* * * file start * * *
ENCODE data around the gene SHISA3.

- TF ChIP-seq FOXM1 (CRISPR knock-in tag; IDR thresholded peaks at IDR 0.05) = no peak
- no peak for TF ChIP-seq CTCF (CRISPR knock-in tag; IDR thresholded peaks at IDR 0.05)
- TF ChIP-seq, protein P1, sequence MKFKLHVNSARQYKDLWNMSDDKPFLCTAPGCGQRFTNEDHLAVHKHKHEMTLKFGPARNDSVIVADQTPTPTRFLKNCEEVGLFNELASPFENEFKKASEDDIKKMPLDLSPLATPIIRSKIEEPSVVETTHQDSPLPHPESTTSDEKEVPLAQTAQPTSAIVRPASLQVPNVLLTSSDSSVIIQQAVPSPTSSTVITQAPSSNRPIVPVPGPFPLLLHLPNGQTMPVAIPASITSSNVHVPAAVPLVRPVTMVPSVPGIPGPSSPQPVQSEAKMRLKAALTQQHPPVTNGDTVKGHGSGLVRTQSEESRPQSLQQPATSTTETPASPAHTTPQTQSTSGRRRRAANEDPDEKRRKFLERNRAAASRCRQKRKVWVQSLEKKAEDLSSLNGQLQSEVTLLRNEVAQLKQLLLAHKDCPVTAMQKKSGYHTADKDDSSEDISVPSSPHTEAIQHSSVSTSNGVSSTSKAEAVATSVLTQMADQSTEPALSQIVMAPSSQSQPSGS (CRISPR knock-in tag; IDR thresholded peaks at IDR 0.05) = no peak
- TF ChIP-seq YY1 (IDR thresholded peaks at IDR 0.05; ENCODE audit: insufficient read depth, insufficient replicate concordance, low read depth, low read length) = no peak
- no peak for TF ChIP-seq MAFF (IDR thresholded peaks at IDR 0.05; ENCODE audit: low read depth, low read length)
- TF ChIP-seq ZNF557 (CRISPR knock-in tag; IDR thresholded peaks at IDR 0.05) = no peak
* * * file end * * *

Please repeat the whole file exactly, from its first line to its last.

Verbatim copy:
ENCODE data around the gene SHISA3.

- TF ChIP-seq FOXM1 (CRISPR knock-in tag; IDR thresholded peaks at IDR 0.05) = no peak
- no peak for TF ChIP-seq CTCF (CRISPR knock-in tag; IDR thresholded peaks at IDR 0.05)
- TF ChIP-seq, protein P1, sequence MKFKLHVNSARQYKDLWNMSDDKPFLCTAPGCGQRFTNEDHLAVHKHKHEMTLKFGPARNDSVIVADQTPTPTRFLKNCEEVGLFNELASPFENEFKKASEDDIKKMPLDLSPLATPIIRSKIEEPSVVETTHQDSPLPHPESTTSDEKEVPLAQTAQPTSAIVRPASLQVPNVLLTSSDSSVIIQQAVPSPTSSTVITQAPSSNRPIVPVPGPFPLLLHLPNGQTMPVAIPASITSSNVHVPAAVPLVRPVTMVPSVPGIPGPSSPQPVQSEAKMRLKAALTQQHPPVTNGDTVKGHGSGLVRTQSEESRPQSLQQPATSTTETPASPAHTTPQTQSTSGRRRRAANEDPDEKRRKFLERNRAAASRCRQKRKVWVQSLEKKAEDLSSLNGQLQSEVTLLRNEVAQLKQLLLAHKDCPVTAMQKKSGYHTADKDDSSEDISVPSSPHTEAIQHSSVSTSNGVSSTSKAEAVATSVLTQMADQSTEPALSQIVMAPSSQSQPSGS (CRISPR knock-in tag; IDR thresholded peaks at IDR 0.05) = no peak
- TF ChIP-seq YY1 (IDR thresholded peaks at IDR 0.05; ENCODE audit: insufficient read depth, insufficient replicate concordance, low read depth, low read length) = no peak
- no peak for TF ChIP-seq MAFF (IDR thresholded peaks at IDR 0.05; ENCODE audit: low read depth, low read length)
- TF ChIP-seq ZNF557 (CRISPR knock-in tag; IDR thresholded peaks at IDR 0.05) = no peak